A list of my favorite images of ostriches.
The ostrich (Struthio camelus) is a large flightless bird that lives in Africa.
They are the largest living bird species and have the biggest eggs of all living birds. Ostriches do not fly but can run faster than any other bird.
They are ratites, a useful grouping of medium to large flightless birds. Ostriches have the biggest eyes of all land animals.
Ostriches have long legs and a long neck but they have a small head. Male ostriches have black feathers and female ostriches have grey and brown feathers. Both males and females have white feathers on their wings and tails.
Male ostriches can be 1.8 - 2.7 meters / 6 - 9 feet tall, while female ostriches are 1.7 - 2 meters / 5.5 - 6.5 ft tall. They can run with a speed of about 65 kilometers per hour/40 miles per hour.
Ostriches now only live in Africa. They live in open grassland called savannas in the Sahel and in parts of East Africa and south-west Africa. Some ostriches live in areas of the Sahara desert.
There used to be ostriches in Middle East in the 20th century and, further back, also in Asia. Humans hunted and ate the ostriches. They are now extinct in those areas.
Ostriches mainly eat plant matter but they also eat insects. The plant matter consists of seeds, shrubs, grass, fruits and flowers while the insects they eat include locusts.
Ostriches do not have teeth and so cannot grind food as mammals do. Instead, they swallow pebbles. An adult ostrich carries about 1 kilogram (2.2 lb) of stones in its gizzard, a special sac just before the stomach. The pebbles grind the food and help its digestion. Ostriches can live without drinking for several days.
Ostriches normally spend the winter months in pairs or alone. During breeding season and sometimes during extreme rainless periods Ostriches live in nomadic groups of five to 50 birds (led by a top hen) that often travel together with other grazing animals such as zebras or antelopes.
With their acute eyesight and hearing, Ostriches can sense predators such as lions from far away. When being pursued by a predator, they have been known to reach speeds in excess of 70 kilometres per hour (43 mph) and can maintain a steady speed of 50 kilometres per hour (31 mph), which makes the Ostrich the world's fastest two-legged animal.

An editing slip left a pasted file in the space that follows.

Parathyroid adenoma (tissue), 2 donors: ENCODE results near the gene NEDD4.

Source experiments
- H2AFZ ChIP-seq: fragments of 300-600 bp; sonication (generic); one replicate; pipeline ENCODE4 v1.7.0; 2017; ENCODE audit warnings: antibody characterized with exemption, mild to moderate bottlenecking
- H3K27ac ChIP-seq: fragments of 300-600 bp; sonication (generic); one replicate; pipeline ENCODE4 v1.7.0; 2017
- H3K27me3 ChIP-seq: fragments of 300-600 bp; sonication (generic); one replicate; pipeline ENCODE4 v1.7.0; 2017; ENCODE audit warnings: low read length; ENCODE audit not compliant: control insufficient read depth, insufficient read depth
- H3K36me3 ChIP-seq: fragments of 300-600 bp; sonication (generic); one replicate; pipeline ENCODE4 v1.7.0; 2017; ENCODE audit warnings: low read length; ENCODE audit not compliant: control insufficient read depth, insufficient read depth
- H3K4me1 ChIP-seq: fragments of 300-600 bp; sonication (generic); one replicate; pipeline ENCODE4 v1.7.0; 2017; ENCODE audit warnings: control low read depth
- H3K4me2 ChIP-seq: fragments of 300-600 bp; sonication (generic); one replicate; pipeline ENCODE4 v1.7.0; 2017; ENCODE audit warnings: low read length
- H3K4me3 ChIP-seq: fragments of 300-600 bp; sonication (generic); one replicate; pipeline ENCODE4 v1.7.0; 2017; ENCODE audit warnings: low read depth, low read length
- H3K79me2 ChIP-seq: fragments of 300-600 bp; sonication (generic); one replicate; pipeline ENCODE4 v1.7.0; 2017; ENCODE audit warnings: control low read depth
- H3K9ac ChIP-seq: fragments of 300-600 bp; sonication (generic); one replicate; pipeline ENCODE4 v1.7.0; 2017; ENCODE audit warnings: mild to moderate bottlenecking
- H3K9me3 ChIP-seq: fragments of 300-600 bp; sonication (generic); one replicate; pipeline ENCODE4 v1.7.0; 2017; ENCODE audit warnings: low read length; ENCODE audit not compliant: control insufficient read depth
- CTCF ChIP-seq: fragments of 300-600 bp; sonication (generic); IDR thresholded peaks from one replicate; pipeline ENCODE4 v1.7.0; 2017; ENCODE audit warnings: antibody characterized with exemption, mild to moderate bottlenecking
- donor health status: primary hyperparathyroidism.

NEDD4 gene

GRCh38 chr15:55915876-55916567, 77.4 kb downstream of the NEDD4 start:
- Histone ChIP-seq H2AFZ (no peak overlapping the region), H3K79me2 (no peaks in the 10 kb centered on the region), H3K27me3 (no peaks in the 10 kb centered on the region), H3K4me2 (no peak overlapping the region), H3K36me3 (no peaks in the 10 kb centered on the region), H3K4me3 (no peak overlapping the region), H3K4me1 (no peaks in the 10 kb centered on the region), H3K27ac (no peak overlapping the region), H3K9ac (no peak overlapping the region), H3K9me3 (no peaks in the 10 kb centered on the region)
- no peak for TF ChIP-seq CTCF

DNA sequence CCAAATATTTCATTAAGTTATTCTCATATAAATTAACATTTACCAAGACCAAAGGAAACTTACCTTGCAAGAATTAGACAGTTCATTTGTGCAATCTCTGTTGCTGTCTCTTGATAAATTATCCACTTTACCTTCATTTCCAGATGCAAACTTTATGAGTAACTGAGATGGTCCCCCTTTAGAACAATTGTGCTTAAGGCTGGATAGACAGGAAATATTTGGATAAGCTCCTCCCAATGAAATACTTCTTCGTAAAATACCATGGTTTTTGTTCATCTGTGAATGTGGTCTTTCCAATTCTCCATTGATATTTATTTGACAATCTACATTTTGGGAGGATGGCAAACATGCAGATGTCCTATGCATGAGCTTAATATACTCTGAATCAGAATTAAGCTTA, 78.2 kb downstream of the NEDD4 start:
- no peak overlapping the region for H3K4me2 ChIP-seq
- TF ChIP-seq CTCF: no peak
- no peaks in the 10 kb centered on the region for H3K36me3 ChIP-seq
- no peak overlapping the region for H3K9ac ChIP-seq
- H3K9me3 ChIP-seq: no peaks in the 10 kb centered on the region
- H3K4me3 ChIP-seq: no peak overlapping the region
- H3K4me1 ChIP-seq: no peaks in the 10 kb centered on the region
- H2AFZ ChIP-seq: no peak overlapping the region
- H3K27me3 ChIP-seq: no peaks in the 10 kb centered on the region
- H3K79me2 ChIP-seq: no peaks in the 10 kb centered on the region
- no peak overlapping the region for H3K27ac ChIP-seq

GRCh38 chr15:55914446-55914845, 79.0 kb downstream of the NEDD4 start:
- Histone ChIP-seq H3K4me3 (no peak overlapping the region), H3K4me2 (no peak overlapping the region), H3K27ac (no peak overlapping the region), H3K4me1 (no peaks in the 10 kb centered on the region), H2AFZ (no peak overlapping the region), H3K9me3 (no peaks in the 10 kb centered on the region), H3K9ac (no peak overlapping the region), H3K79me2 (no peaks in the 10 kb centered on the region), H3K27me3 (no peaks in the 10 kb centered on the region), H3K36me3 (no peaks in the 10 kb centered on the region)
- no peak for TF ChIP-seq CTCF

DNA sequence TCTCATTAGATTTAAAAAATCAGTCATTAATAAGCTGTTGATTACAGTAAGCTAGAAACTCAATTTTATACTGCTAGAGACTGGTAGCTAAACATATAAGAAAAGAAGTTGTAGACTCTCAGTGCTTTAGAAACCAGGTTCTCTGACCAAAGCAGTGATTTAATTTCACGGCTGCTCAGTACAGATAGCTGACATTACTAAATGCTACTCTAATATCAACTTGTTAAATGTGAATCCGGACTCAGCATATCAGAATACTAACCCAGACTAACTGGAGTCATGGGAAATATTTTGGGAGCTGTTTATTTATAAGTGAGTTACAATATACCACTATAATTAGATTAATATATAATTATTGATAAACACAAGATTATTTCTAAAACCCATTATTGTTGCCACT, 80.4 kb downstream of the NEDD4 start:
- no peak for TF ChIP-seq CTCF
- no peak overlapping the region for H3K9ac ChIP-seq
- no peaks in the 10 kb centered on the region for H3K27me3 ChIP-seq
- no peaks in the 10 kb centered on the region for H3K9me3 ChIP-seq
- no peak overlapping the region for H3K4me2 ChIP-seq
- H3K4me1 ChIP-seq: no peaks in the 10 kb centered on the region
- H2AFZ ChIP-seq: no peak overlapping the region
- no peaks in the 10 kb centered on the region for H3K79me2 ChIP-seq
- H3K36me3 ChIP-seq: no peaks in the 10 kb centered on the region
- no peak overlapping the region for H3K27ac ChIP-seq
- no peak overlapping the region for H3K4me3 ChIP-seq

When lying down and hiding from predators, the birds lay their heads and necks flat on the ground, making them appear as a mound of earth from a distance.
Female Ostriches lay their eggs in a single communal nest, a simple pit, 30 to 60 centimetres (12–24 in) deep and 3 metres (9.8 ft) wide, scraped in the ground by the male.
The dominant female lays her eggs first and, when it is time to cover them for incubation, she discards extra eggs from the weaker females, leaving about 20 in most cases.
Ostrich eggs are the largest of all eggs - on average they are 15 centimetres (5.9 in) long, 13 centimetres (5.1 in) wide and weigh 1.4 kilograms (3.1 lb), over 20 times the weight of a chicken egg.
The eggs are incubated by the females by day and by the males by night. This uses the colouration of the two sexes to escape detection of the nest, as the grey-brownish female blends in with the sand, while the black male is nearly undetectable in the night. The incubation period is 35 to 45 days.
Males and females co-operate in rearing chicks. The male defends the hatchlings and teaches them to feed. The survival rate is low for the hatchlings, with an average of one per nest surviving to adulthood.
19 votesMy Bird Species Collection (33 lists)
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Published 2 years ago
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list by kathy
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